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SOA Will Be Inevitable for Most Organizations, Despite Some High-Profile Failures
While service-oriented architecture (SOA) has been around for more than a decade, SOA is evolving to be a key enabler for some of the emerging technologies that enterprises use today and in the future, according to Gartner, Inc.
"SOA is evolving beyond its traditional roots in its remote-procedure-call style to encompass the forms of interaction found in representation state transfer, Web-oriented architecture and event-driven architecture," said Jess Thompson, research vice president at Gartner. "Additionally, SOA-enabled initiatives, such as software as a service (SaaS), business process management (BPM) and cloud computing, are increasing in popularity and adoption."
Despite the economic downturn, Gartner analysts said they do not anticipate a dramatic drop in SOA adoption.
"SOA underpins and enables initiatives aimed at cost reduction, such as SaaS or BPM, and we have noticed a growing interest around SOA from vertical industries like government and healthcare, which have been waiting for the technology and best practices to mature," Mr. Thompson said. "Furthermore, some SOA initiatives already underway are being accelerated because users want to experience the benefits of SOA sooner rather than later."
There have been horror stories about SOA projects failing and negative sentiment around the strategically oriented programs associated with the recession that have created a perception that the era of SOA is over. Projects that implement SOA often focus too much on the technology to be used, treat SOA as any other application development project, and overlook the need for project management. In fact, Gartner forecasts that through 2010, the lack of working SOA governance arrangements will be the most common reason for SOA failures.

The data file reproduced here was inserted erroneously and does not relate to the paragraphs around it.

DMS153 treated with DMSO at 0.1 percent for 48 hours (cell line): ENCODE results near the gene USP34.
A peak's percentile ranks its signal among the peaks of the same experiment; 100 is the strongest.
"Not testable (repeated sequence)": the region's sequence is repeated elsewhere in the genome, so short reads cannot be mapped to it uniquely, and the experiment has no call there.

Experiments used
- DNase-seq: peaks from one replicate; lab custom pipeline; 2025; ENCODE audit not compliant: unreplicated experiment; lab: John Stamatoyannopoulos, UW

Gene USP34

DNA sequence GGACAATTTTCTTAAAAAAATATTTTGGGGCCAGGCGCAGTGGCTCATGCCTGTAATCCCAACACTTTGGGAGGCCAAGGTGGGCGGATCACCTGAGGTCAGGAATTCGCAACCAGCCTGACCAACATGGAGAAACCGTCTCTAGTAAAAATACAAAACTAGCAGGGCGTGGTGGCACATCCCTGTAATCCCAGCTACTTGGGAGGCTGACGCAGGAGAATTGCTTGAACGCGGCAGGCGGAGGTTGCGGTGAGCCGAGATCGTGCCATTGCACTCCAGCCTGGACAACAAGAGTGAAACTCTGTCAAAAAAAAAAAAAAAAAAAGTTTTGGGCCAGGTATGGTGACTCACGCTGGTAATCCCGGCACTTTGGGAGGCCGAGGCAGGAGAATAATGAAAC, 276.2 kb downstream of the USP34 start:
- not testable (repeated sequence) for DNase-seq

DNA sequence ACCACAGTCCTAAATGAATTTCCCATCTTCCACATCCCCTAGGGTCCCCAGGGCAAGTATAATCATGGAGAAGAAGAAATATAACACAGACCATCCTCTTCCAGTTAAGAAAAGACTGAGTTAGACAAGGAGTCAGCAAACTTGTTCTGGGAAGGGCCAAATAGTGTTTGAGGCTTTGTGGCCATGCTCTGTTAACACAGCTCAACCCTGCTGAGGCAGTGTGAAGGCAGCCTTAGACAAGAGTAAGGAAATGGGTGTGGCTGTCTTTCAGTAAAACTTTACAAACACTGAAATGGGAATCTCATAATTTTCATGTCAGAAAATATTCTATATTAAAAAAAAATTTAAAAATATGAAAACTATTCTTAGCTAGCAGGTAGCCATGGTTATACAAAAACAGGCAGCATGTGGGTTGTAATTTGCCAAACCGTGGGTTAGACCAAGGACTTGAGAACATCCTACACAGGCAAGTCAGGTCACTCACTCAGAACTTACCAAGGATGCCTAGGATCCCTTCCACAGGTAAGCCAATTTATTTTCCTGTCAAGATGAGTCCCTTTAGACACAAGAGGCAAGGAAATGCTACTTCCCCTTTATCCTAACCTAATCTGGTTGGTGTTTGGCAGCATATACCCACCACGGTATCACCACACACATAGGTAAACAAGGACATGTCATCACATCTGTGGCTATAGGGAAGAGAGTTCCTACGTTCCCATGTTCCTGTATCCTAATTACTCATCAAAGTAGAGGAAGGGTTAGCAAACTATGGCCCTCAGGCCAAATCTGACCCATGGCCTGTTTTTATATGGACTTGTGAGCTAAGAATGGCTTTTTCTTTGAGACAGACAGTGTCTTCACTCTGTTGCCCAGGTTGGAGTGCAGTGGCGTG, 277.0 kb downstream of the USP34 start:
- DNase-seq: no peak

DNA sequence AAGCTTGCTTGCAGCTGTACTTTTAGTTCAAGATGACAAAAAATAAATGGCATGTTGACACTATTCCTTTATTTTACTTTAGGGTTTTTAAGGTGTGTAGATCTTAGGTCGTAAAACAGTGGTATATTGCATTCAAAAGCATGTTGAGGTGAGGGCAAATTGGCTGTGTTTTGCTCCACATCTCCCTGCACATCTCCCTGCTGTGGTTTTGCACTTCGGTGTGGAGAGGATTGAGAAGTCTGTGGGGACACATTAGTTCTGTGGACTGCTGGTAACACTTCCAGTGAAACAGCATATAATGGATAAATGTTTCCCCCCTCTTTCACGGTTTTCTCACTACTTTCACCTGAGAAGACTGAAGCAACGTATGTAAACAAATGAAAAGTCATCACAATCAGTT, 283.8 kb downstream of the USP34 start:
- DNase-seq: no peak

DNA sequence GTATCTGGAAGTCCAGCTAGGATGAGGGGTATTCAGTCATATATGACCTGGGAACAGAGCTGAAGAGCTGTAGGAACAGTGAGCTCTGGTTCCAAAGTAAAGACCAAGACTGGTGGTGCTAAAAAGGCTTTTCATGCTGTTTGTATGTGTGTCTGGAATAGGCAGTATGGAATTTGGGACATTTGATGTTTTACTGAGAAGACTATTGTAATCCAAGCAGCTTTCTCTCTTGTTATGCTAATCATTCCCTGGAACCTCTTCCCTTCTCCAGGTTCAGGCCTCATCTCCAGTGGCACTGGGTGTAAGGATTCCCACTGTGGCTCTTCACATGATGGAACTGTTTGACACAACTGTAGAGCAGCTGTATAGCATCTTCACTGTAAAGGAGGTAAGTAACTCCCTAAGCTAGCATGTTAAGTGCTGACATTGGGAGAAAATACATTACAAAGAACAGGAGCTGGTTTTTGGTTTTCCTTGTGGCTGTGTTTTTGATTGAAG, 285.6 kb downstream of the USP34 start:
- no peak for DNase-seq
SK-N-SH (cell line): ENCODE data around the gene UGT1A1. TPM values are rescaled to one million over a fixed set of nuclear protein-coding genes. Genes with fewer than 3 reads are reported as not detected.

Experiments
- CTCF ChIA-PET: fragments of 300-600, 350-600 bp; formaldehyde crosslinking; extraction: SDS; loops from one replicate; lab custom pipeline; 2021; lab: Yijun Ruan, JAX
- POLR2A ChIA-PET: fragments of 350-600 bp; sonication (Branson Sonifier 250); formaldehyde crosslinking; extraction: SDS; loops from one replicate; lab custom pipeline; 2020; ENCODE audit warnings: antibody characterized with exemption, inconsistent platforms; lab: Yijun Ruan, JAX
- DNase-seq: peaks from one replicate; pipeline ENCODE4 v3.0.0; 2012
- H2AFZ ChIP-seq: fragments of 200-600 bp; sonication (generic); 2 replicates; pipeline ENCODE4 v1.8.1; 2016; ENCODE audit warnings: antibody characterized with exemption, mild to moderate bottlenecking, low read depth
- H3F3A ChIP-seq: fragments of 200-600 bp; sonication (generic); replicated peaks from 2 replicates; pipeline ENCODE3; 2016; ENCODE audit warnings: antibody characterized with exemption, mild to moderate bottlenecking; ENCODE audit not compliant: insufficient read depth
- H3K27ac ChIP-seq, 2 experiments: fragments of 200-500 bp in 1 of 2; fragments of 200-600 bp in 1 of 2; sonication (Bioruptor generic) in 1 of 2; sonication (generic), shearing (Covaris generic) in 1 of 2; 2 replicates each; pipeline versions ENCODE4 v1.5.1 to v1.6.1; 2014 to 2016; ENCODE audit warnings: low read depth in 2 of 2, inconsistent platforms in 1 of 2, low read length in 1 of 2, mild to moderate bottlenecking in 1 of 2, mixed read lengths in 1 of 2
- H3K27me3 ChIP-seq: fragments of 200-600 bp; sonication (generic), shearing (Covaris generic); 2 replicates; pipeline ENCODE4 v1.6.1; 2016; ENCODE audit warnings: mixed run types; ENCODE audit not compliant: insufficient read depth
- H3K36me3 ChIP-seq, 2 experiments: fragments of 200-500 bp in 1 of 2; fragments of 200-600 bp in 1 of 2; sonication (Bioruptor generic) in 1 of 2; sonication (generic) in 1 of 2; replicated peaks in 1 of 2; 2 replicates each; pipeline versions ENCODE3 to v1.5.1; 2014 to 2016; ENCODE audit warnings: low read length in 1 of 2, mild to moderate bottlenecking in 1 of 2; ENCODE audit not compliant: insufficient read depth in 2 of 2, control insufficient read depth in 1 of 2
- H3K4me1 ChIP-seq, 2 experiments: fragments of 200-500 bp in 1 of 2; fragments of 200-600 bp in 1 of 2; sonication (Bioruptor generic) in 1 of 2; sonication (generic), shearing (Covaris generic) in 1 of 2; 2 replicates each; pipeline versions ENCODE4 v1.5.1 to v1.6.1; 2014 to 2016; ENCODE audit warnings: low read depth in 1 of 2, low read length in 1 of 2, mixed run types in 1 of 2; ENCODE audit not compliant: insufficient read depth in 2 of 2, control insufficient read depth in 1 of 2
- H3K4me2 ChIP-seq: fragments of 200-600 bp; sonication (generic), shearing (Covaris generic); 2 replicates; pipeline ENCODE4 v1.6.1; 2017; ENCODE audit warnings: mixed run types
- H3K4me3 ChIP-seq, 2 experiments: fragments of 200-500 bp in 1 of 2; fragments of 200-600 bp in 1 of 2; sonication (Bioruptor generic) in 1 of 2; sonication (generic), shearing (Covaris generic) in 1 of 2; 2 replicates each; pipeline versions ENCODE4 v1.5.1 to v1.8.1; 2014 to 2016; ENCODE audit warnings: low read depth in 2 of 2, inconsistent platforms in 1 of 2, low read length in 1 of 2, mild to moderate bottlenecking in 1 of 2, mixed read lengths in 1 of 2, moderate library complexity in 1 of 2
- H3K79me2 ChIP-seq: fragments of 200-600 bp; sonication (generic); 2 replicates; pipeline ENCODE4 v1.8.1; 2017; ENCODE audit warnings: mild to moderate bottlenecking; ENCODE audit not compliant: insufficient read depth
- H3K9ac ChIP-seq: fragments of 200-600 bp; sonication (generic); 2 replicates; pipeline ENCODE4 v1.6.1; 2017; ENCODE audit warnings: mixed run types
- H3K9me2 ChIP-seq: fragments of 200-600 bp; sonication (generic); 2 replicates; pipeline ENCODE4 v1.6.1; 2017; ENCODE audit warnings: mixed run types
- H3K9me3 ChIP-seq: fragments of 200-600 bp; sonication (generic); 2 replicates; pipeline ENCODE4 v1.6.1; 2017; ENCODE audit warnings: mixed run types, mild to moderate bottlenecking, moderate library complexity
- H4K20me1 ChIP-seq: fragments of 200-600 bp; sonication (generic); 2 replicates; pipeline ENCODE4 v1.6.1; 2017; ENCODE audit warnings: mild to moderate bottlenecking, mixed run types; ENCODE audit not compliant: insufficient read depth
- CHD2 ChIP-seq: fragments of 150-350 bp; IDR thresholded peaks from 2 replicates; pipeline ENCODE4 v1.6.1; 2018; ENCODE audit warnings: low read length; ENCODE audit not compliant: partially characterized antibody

"Governance is essential," Mr. Thompson said. "You need a central entity that ensures tight coordination throughout the project and disciplines the process of design of new services. Governance is needed for security, planned change and configuration management, testing, monitoring, and setting of quality-of-service requirements."
SOA is emerging from the Trough of Disillusionment within Gartner's Hype Cycle, and it is climbing the Slope of Enlightenment. Enlightenment comes as mainstream organizations begin to experience the benefits of a technology and to establish the best practices necessary to effectively use a technology.
"Good engineering principles such as those embodied in SOA are timeless," Mr. Thompson said. "Most packaged application vendors are re-engineering their products employing SOA to improve the flexibility and extensibility of the offerings, save money by eliminating duplicated functionality, and provide a more effective way of accessing the functionality of the products. Many companies' adoptions of SOA may be unplanned, the result of engaging in BPM or in SaaS, or deploying and using new packaged applications."
Additional information is available in the Gartner report "Q&A: An SOA Sanity Check in Difficult Times." The report examines the current state of SOA and where it is headed. The report links to additional Gartner reports focused on the key issues for the SOA industry. The report can be accessed on Gartner's Website at http://www.gartner.com/DisplayDocument?ref=g_search&id=914112&subref=simplesearch.
Analysts will further discuss the evolution of SOA at the forthcoming Gartner SOA & Application Development and Integration Summit 2009 in London on 24-25 June. For more information, please visit www.europe.gartner.com/soa
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